“The Sympathizer”, which won the 2016 Pulitzer Prize for Fiction, tells the story of the Vietnam war from a viewpoint we don’t usually get, that of Vietnamese refugees. It was the debut novel of Viet Thanh Nguyen, who was four years old when he came to America as a refugee with his South Vietnamese parents.
America’s allies in a war we lost must sometimes feel we want them to disappear. They remind us of defeat. As I read his illuminating novel, I wondered whether Nguyen had been influenced by Ralph Ellison’s “Invisible Man.” After I finished, I learned that Nguyen had named his son Ellison and once told an interviewer:
“Ellison’s book traces a similar narrative of someone coming into consciousness, becoming a revolutionary, and then, discovering that the revolution has failed, turns back to individualism. And I was with Ellison all the way up until that point. The ending of (“The Sympathizer”) is my disagreement with Ellison, because even though the revolution fails our protagonist, he doesn’t feel the need to go in the opposite direction and claim that now all that’s left for him is to be the individual. The individual who is nothing might still be more important than the failure of the revolution. And so the individual continues to assert the importance of being revolutionary and practicing solidarity.”
Nguyen’s narrator, nameless like Ellisons’, ends the book like this:
“Thousands more must be staring into darkness like us, gripped by scandalous thoughts, extravagant hopes, and forbidden plots. We lie in wait for the right moment and the just cause, which, at this moment, is simply wanting to live. And even as we write this final sentence, the sentence that will not be revised, we confess to being certain of one and only one thing – we swear to keep, on penalty of death, this one promise:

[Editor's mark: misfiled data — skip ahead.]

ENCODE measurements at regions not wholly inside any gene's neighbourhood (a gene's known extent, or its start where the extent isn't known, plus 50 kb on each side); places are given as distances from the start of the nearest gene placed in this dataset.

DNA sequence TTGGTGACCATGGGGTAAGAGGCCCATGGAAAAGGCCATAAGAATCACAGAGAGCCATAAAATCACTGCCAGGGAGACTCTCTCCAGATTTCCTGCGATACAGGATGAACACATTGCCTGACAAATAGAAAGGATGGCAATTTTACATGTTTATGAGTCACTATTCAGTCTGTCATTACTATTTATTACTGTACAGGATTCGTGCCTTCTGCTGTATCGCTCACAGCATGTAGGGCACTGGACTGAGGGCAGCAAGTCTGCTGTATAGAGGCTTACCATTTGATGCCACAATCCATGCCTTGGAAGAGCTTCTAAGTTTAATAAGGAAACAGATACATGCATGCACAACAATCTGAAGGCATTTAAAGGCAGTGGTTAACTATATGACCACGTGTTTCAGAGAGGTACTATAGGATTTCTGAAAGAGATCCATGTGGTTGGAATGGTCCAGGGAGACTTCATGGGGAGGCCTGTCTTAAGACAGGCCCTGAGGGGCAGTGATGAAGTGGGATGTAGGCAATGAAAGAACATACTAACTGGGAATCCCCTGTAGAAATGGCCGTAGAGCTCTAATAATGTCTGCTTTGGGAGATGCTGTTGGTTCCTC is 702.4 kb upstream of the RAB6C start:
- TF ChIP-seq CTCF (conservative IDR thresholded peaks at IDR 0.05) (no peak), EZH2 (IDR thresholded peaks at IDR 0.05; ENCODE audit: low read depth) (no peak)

‘We will live!’”
While Ellison concludes:
“I’m shaking off the old skin and I’ll leave it here in the hole. I’m coming out, no less invisible without it, but coming out nevertheless. And I suppose it’s damn well time. Even hibernations can be overdone, come to think of it. Perhaps that’s my greatest social crime, I’ve overstayed my hibernation, since there’s a possibility that even an invisible man has a socially responsible role to play. ‘Ah,’ I can hear you say, ‘so it was all a build-up to bore us with his buggy jiving. He only wanted us to listen to him rave!’ But only partially true: Being invisible and without substance, a disembodied voice as it were, what else could I do? What else but try to tell you what was really happening when your eyes were looking through? And it is this which frightens me: Who knows but that, on the lower frequencies, I speak for you?”
This is where I disagree with Nguyen. I think Ellison’s ending is just as optimistic, in its sobering way, as Nguyen’s. Both protagonists recognize that solidarity is possible.
And both novels are very American. Ellison seems to have helped Nguyen feel at home in America.
I had years ago read “Invisible Man” as an African-American story. After interviewing a psychiatrist for my book about veterans struggling to feel at home in America after returning from war, I was inspired to re-read Ellison’s novel as one of the many possible stories we need to understand to understand our nation.
The psychiatrist, David Good, had described civilians he has met who fear that a battle-hardened vet trained to use heavy weaponry might at any moment explode into violence. Good, saying fearful people may be projecting their own unresolved volatility onto a stranger, cited Ellison.
Ellison opens his psychological novel with a description of whites who, instead of seeing blacks, see only their own potential for destruction as if in a distorted mirror. Good proposes that those who do not understand mental illness often are grappling with fear and prejudices that have nothing to do with the person they encounter who is suffering from PTSD or some other disorder. It is the unwillingness or inability to see clearly and to empathize that lead to tensions.
Ellison’s protagonist is anguished, alienated and traumatized by a brutality into which society thrust him, then refused to acknowledge. After Dr. Good made the connection for me, I was able to hear the words of Ellison’s fictional character coming from the mouths of very real veterans: “All things were indeed awash in my mind. I longed for home.”